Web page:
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Panansonic IR interview - talks about GH2 hacker community
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  • No. Higher compression means the encoder ends up dropping more coefficients after the quantization stage. Fewer coefficients means there is less information that needs to go through the remaining stages of processing. (entropy coding, multiplexing, writing the bit stream). Lower compression means there is more information that needs to be processed. Processor load scales with the bit rate, not the compression level.

    Compression isn't like squeezing. It's transforming the video into a different representation, on which you can ignore the least important parts and keep the most important parts. The more you decide to keep, the more work that needs to be done in packaging and shipping of the things that you keep.

  • @balazer thanks for demystifying that one for me. much appreciated.

  • You can shoot in ISO 12,800 without hacking your camera.

  • Honestly, if the hack was actually loading the processor this would put more demand on the battery (hence more fucking current draw)... I see no difference in battery life whatsoever...

  • @EOSHD - "...if you are running the sensor in video mode at ISO 12,800, you are stressing the sensor. To say the hack doesn't touch the sensor isn't really accurate."

    And aside from an interview with a Panasonic marketing rep, your documented source for this authoritative claim is...?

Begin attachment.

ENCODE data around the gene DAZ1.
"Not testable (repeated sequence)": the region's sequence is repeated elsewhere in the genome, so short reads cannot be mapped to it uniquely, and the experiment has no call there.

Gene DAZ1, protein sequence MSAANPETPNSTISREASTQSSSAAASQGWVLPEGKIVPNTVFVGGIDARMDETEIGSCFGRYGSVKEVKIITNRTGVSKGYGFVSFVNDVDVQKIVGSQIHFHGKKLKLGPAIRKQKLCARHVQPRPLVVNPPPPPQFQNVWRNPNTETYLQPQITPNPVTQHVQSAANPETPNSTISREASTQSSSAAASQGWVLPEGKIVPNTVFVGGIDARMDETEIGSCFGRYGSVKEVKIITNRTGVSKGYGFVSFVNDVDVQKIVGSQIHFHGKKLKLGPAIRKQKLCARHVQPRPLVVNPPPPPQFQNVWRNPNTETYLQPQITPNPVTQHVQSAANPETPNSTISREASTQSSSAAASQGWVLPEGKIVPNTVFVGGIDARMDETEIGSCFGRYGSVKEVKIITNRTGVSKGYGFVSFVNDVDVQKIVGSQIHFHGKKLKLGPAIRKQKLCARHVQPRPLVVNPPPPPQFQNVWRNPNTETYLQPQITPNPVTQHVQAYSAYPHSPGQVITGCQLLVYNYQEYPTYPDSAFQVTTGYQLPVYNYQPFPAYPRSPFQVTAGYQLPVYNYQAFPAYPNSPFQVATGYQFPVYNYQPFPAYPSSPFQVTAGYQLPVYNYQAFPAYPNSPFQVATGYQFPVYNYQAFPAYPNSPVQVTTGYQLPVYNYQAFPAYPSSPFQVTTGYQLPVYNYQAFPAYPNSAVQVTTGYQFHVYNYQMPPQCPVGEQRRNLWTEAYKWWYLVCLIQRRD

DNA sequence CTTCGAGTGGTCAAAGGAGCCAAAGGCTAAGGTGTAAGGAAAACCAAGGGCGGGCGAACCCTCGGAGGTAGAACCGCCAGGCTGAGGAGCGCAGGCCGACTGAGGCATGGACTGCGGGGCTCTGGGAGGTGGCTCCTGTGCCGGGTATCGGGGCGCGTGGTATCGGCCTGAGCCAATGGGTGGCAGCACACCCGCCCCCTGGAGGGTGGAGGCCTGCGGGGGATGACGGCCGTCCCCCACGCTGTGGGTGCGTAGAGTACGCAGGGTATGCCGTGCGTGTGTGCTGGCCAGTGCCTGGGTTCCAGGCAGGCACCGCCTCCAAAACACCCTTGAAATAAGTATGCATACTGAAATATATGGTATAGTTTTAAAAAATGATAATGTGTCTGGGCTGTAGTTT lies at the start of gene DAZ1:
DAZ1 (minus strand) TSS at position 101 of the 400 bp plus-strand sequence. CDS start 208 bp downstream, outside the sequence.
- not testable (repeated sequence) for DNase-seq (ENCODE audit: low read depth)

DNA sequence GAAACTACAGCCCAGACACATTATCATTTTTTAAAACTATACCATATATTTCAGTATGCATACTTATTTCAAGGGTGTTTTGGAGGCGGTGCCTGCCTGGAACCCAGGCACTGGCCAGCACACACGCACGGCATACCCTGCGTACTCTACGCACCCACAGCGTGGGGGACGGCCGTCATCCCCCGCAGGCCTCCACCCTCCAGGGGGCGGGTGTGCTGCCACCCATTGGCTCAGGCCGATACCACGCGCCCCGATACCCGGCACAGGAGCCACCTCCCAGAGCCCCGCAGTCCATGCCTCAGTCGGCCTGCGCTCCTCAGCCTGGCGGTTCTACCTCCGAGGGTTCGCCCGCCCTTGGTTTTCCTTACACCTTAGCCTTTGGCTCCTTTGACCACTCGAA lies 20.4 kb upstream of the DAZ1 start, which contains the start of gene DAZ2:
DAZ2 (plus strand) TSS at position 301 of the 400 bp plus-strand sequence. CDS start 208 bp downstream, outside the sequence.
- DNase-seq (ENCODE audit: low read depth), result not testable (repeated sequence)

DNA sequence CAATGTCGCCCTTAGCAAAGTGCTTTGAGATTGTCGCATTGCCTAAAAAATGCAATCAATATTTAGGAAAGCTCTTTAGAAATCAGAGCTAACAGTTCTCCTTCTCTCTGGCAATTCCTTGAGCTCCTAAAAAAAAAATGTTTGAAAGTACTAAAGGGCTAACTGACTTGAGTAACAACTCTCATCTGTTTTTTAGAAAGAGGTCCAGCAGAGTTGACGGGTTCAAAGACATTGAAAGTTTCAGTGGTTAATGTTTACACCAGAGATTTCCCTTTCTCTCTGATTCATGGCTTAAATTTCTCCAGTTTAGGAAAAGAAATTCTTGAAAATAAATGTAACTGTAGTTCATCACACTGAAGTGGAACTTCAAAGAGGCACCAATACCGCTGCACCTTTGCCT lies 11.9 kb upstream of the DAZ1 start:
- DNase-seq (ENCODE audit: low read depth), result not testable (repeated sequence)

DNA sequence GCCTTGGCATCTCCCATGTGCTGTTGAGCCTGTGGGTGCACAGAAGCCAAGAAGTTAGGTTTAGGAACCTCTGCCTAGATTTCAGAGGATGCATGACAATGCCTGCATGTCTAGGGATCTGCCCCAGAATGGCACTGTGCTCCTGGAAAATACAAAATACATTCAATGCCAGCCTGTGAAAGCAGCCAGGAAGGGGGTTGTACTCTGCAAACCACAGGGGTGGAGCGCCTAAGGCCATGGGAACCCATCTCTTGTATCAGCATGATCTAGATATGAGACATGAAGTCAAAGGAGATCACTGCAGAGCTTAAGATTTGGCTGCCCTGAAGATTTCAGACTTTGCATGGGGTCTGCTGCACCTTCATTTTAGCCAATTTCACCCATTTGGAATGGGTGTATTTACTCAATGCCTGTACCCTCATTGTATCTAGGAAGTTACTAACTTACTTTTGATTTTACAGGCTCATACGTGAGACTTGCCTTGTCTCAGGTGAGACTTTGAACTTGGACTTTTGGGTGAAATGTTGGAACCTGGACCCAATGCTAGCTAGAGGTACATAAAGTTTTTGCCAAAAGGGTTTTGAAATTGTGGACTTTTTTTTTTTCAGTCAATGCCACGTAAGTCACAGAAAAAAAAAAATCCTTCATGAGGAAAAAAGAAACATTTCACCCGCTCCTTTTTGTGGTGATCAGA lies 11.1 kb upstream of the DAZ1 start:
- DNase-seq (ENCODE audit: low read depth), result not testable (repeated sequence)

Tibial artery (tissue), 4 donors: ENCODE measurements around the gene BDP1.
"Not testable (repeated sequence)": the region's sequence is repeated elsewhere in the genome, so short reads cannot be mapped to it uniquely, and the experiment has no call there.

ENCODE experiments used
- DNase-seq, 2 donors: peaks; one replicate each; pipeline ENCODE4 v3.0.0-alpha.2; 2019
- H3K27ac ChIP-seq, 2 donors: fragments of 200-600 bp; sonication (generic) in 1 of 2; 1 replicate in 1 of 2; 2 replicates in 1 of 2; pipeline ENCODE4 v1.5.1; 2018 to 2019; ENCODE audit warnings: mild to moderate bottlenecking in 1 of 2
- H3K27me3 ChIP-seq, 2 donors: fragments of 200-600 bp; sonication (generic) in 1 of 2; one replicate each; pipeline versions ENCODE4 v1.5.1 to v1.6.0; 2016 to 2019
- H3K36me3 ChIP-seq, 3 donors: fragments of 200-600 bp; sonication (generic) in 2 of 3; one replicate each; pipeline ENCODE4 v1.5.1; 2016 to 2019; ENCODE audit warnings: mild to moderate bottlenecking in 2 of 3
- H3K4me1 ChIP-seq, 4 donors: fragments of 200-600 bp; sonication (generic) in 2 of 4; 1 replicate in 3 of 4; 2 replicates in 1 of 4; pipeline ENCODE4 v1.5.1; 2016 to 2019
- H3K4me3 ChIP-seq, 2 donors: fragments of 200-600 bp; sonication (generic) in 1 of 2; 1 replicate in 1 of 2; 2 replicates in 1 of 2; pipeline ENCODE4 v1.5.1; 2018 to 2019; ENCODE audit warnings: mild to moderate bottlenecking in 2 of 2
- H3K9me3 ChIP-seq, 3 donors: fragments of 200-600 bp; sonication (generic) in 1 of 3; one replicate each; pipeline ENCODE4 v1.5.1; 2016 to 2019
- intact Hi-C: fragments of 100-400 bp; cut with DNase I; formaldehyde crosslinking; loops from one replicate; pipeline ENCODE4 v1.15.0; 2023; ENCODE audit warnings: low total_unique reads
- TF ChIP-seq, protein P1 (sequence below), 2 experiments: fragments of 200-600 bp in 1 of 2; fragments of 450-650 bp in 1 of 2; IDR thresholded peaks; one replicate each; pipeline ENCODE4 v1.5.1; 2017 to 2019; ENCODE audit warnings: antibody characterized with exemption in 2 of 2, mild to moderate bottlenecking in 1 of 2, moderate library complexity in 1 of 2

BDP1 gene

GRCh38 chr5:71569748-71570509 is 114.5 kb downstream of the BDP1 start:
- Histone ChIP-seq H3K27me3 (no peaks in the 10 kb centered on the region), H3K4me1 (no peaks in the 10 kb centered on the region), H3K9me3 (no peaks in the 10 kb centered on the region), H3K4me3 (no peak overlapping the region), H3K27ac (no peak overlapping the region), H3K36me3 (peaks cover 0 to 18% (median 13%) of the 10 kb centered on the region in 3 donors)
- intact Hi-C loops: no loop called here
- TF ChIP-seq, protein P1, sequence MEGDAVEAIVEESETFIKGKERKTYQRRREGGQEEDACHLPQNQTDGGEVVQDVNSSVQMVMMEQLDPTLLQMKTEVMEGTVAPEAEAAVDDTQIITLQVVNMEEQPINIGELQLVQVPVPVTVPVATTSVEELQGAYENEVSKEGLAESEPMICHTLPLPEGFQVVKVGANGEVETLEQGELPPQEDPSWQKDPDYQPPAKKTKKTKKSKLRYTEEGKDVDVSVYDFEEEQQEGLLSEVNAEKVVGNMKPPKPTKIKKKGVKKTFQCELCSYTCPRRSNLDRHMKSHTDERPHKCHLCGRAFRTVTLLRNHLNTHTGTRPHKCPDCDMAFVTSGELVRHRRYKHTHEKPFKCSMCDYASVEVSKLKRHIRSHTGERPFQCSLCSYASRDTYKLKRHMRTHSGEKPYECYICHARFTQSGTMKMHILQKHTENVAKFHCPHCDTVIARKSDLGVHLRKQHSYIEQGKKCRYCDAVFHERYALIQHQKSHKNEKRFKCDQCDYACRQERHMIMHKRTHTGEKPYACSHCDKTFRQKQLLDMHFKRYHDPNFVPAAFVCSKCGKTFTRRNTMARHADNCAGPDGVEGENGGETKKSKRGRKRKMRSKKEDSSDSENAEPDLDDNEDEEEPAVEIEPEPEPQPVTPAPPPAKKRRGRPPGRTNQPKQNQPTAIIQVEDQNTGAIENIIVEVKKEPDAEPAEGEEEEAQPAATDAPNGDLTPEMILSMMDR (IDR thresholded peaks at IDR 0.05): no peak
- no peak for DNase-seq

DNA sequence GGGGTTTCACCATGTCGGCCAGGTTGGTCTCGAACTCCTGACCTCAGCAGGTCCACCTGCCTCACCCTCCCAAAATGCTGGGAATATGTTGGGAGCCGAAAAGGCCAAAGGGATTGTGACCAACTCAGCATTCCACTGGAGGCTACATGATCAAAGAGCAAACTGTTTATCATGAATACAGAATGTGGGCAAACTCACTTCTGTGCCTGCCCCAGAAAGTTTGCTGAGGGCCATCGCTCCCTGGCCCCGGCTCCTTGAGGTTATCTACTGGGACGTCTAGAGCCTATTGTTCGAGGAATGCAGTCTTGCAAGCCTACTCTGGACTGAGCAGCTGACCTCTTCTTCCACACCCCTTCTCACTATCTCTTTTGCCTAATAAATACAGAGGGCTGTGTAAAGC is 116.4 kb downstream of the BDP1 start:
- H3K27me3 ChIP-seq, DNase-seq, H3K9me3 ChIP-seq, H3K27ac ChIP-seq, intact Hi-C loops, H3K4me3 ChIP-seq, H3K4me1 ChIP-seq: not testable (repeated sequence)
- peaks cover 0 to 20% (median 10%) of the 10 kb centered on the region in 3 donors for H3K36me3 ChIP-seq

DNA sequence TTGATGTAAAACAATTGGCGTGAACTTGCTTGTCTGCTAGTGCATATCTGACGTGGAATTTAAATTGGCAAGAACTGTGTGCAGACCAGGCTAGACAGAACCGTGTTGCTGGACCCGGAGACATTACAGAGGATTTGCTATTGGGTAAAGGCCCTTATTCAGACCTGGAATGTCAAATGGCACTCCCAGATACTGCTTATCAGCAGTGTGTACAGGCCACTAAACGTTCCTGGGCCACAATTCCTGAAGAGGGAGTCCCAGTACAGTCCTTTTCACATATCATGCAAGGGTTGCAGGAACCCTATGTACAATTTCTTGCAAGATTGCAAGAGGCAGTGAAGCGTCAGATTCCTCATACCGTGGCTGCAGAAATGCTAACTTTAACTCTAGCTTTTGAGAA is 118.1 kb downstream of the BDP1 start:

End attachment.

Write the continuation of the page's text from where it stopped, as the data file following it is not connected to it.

• if you are running the sensor in video mode at ISO 12,800, you are stressing the sensor.

    Can you please, tell me how ISO change stresses the sensor?

  • And of course more traffic over the buss generates more heat as well.

    I dunno about the GH2, but with the GH1 the extra heat generated while measurable is so nominal that it's pretty silly to speculate that it would effect the overall lifespan of the product under any kind of normal use. Then again if the environmental conditions were at the very edge of the actual operating limits (I dunno, like 120˚ in direct Sun?) then it might be enough of an extra push to crash the camera or something.

    No he's not. He's an employee for his own sake or maybe the sake of Panasonic and probably nothing to do with Christ. Chances are very good that many people here know more than he does about electronics. It might seem egotistical of me to say but I think I do myself - having a CS degree and having had designed many circuits in the past (for my own sake). :)

    "Credit" is earned IMO. And since we don't know what his past accomplishments are then all we have to go by is what he says. And what he said is fairly lame - even you have to admit. Right?

  • I think the reason we're all hacking our cameras is that we like to live on the edge. On the other hand, Panasonic's Darin Pepple comes across as precisely the cautious marketer of consumer products we've all known. When I worked at ABC radio, I wanted to set the Analog VU meters at as close to zero as I could - not at minus 3db, dammit! Later while running a TV studio, I disobeyed instructions and bypassed all the composite cabling and used Betacam component. And with the GH2, I'm the same guy. Ordinary risk management means Panasonic just have to find that sweet spot of quality vs reliability which Vitaliy speaks of - even if the benchmark is much lower than the product's capacity. Any way, we win.

  • Maybe a tiny bit of clarification would help out here?

    1) It's not a bad thing to be a "marketing guy" by any stretch. If honesty and integrity is maintained it can be really fun and rewarding! I don't see Panasonic often making bogus claims in marketing so I assume they do - or usually do.

    2) As a marketing guy, when faced with a semi-technical question such as: